Analyzing the Writing of Annie Dilard

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Analyzing the writing of Annie Dillard
An analysis of seeing

Analyzing the writing of Annie Dillard An Analysis of Seeing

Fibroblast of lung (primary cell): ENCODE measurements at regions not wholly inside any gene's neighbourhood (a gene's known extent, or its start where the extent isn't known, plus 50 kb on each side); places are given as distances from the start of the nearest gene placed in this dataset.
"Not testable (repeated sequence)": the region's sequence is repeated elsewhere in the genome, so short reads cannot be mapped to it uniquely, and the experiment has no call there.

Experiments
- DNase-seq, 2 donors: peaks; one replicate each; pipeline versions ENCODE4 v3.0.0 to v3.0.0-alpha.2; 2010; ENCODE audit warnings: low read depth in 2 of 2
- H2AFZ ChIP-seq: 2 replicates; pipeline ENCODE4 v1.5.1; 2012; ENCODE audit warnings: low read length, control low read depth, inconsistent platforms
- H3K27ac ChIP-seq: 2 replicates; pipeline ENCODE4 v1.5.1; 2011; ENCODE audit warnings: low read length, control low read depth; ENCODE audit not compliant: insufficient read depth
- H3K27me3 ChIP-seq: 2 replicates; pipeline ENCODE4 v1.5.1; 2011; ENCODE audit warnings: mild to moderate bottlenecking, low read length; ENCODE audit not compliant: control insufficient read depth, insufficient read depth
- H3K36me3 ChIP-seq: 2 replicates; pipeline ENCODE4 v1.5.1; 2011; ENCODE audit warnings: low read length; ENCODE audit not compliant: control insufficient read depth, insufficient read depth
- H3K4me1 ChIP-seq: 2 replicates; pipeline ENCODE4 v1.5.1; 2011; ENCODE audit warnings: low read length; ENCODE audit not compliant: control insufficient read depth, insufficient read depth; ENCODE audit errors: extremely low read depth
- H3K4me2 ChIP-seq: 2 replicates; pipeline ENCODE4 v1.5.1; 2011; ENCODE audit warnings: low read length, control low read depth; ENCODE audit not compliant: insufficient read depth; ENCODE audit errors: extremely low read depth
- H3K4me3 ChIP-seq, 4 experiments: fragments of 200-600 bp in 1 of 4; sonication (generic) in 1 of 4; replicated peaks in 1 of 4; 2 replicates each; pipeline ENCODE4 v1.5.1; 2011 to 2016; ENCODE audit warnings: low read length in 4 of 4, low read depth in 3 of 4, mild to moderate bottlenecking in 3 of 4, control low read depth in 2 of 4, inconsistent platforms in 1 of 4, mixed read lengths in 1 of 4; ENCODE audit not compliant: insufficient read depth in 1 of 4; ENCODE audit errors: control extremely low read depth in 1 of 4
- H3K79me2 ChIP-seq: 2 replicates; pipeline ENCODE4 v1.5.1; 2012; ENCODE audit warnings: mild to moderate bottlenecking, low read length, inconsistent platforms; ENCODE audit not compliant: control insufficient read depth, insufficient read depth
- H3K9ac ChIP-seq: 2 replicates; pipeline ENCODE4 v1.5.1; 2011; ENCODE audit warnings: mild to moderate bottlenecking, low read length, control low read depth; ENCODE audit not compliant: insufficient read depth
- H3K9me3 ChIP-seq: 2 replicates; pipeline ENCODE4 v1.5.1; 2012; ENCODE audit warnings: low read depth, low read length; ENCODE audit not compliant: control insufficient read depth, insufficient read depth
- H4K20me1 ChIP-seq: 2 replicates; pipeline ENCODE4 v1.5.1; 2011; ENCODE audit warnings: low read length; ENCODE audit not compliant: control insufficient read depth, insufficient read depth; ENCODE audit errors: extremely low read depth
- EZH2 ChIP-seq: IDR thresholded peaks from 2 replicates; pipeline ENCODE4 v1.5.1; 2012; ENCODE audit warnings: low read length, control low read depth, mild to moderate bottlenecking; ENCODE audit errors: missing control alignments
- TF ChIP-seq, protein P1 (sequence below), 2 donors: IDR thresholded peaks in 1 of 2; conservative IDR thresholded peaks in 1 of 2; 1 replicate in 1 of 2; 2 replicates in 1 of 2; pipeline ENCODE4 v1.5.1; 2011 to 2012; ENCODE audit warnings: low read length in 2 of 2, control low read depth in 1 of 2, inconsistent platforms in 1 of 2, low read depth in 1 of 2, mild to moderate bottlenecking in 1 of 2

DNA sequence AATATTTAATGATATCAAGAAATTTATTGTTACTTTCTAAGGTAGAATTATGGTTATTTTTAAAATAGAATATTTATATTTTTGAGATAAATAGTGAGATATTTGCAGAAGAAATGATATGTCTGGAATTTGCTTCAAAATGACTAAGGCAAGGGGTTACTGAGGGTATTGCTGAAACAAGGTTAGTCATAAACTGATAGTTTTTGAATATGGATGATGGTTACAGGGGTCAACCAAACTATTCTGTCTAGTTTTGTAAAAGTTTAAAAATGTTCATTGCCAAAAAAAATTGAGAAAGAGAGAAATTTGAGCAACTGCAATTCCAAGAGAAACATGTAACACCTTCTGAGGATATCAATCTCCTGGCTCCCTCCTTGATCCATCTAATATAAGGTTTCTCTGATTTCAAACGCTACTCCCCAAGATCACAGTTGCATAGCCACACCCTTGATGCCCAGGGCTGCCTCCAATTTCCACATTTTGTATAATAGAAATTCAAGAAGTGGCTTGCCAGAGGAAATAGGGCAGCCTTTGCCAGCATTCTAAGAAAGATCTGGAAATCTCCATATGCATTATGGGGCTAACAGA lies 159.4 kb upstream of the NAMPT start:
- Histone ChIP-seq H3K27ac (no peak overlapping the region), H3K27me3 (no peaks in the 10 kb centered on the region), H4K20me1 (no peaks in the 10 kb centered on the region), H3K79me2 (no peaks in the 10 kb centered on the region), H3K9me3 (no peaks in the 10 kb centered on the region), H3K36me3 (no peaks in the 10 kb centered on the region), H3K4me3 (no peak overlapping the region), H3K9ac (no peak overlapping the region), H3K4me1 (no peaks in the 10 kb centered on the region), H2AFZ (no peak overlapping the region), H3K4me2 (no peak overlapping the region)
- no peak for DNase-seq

What is seeing? According to the New Edition Webster’s Dictionary seeing can be defined as having the power of sight or to view with one’s eyes. This definition describes one aspect of seeing; it does not give a thorough explanation of this controversial, concept. I am a senior in high school and I am in a sophisticated college class where I was charged with obtaining the answer to this question. However my perception was weak, I failed to answer this question effectively and the answer haunted my mind like an apparition from beyond the grave. Thus, I ask once again, what is seeing? The immaculate, answer was perfectly wrapped in the second chapter of Annie Dillard’s Book Pilgrim at Tinker Creek. I have reread this chapter, at least a million times, searching for more. More literary devices, more subliminal messages, more persuasive techniques, elaborate vocabulary, incomparable writing style and sentence structure. I wanted more: It is such an intoxicating feeling when an individual such as Annie Dillard can reach within the furthest corners of the mind and alter an entire concept; a concept that I thought to have mastered over my brief time on earth. As Bill Cosby said “Every closed eye is not sleeping, and every open eye is not seeing.” One does not simply read Annie Dillard’s work; it is not a piece to be taken lightly. The extraordinary arrangement of each word, each punctuation mark carefully chosen as one picks ripened fruit from a tree. She introduces the chapter with a very peculiar way; the words “when I was six or seven years old” present her as a very active individual in her youth. This is apparent and continues throughout the chapter. As a child she was able to see the value in a copper...
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